Ideas for restoring power to the people

A statue outside the Roundhouse in Santa Fe.

Heath Haussamen / NMPolitics.net

A statue outside the Roundhouse in Santa Fe.

COMMENTARY: What do New Mexicans want? A fair minimum wage, gun-sale regulations that keep weapons out of dangerous hands, interest caps that end rampant 400-percent loan rip-offs, campaign-finance reform, and term limits. The poll numbers are overwhelming.

What are leaders in the New Mexico House of Representatives pushing for 2016?

Steve Fischmann

Courtesy photo

Steve Fischmann

Curfews and longer prison sentences. So much for the land of the free.

Some legislators will do just about anything to brush aside the public’s wishes.

The script is so predictable that most voters have checked out. The problems are too big, the politicians make it too confusing, and we don’t really know what’s going on behind the scenes anyway.

Why bother casting a ballot? Self-serving insiders lay out the path while the rest of us pray they don’t lead us over a cliff.

Focusing government on public interests instead of special interests is a daunting task. We need solutions as big as the problem, but straightforward enough to get our heads around. In a democratic society, everybody deserves attention.

So here are some ideas to ensure regular folks get heard in the lawmaking game:

  1. Make voting easier. If we truly value the public voice, let’s make it easier for people to speak with their vote. That means automatic registration at age 18, voting via the internet, and text alerts when polling opens and is about to close.
  2. Enact a statewide initiative process. Legislators say California’s initiative process proves that voters making law when their representatives refuse to is just plain anarchy. Nonsense. A sensible initiative process that requires a super majority of 60 percent, prohibits unfunded mandates, and adheres to sound campaign funding practices is a necessary remedy to New Mexico’s gridlocked and frequently corrupted Legislature.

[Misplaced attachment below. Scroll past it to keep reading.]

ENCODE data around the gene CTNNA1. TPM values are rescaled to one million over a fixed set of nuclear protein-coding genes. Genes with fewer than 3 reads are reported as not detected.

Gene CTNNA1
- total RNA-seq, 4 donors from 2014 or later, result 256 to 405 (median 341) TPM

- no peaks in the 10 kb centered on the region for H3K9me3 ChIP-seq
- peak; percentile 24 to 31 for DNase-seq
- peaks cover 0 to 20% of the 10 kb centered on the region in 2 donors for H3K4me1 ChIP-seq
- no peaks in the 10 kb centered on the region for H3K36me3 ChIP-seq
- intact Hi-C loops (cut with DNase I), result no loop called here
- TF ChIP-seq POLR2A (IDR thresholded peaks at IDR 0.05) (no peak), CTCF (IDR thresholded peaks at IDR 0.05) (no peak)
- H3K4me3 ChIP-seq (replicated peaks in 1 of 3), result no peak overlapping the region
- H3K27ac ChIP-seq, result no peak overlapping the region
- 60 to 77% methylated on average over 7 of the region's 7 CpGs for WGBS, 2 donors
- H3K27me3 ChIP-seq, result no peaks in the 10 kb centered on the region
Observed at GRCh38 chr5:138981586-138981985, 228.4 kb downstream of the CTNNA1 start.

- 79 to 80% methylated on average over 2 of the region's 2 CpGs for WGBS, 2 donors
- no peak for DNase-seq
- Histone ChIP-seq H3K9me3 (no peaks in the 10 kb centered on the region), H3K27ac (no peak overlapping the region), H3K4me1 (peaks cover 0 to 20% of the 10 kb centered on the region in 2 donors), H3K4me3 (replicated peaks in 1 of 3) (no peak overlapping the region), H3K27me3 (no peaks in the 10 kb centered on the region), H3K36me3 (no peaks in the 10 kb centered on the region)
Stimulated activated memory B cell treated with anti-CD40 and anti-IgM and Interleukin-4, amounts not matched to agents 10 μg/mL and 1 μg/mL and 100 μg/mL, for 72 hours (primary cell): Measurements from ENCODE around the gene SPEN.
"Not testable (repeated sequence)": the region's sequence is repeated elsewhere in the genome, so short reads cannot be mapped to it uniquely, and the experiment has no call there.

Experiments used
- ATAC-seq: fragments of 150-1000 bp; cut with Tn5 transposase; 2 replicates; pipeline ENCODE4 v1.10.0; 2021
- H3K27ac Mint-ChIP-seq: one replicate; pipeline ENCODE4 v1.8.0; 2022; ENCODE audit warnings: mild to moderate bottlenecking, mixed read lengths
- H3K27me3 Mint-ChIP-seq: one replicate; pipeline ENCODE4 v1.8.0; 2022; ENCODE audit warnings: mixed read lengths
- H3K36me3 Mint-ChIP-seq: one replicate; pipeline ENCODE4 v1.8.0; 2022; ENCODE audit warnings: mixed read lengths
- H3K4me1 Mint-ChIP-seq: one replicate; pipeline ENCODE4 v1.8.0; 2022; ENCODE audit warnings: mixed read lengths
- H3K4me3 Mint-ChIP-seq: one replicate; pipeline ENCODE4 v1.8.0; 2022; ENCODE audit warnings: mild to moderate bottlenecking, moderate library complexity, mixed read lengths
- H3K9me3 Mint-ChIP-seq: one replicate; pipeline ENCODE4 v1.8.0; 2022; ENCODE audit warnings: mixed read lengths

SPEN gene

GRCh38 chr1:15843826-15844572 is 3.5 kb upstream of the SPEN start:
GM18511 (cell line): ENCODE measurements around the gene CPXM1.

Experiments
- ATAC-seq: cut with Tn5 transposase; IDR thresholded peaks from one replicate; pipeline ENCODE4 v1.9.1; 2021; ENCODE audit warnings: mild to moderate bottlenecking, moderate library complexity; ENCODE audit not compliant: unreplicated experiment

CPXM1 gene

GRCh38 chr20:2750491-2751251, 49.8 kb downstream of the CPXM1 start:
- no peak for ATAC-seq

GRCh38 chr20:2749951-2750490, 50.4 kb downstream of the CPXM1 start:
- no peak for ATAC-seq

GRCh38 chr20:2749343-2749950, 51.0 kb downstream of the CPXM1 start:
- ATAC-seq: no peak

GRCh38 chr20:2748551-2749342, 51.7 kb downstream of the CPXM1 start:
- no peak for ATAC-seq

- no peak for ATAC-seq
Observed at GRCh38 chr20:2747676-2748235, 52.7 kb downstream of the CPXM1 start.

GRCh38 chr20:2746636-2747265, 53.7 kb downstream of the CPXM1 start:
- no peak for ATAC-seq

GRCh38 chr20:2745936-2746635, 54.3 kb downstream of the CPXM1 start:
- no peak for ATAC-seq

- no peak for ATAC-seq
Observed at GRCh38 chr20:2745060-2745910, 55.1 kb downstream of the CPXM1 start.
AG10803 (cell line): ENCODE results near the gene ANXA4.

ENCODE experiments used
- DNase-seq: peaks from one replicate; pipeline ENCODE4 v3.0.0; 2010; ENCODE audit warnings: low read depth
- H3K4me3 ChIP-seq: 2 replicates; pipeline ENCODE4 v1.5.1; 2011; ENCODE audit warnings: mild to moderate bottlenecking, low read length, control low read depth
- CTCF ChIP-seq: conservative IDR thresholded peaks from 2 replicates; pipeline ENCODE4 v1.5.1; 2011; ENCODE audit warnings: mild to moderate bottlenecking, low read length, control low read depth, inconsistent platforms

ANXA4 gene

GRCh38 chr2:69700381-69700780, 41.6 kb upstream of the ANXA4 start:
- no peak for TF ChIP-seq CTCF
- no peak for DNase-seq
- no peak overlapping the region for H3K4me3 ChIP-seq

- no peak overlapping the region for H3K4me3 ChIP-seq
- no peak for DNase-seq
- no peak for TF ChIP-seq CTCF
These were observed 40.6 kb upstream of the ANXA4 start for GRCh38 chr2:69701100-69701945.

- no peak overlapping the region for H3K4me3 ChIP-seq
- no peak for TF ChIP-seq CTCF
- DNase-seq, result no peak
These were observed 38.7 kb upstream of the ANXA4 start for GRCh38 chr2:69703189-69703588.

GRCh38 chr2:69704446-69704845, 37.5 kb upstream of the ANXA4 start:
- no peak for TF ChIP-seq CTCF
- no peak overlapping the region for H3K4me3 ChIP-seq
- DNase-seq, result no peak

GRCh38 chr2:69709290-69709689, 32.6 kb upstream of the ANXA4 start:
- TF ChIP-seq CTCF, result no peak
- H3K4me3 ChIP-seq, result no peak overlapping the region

3. Allow campaign contributions from individuals only. Politicians no longer represent people. They represent the corporations and associations that finance their campaigns. Unfortunately, corporations do not have the right to vote, often represent foreign interests, and are focused on profits instead of the larger public welfare. Prohibit corporate, union, and trade-association campaign contributions to candidates and political action committees. Require prominent disclosure of a corporation’s name on any independent political advertising it funds.
  4. Eliminate the Electoral College. The Electoral College has become an excuse for presidential candidates to ignore voters in states that are predominantly Democratic or Republican. Electing presidents by popular vote will force candidates to pay attention to every voter in every state.
  5. End Gerrymandering. Periodic redistricting is intended to ensure every vote carries equal weight. Instead, the Legislature has twisted the process into a partisan incumbent-protection exercise that strips voters of real choice. Design a redistricting process that prevents legislators from re-electing themselves.
  6. Require new laws to clearly state legislative intent. Nobody needs legislation that takes teams of attorneys to sort out. Clear statements of legislative intent help the public know the rules of the game and better guide courts on how to interpret new laws. They also make it more difficult to deceive the public with bills that pretend to be ice when they are actually boiling water.

I hope you’ll take time to discuss these proposals with your elected officials. They sorely need a reminder that responding to all voices is what our democracy is about.

Steve Fischmann is a former state senator from Las Cruces.

This BBSNews article was syndicated from NMPolitics.net, and written by Heath Haussamen. Read the original article here.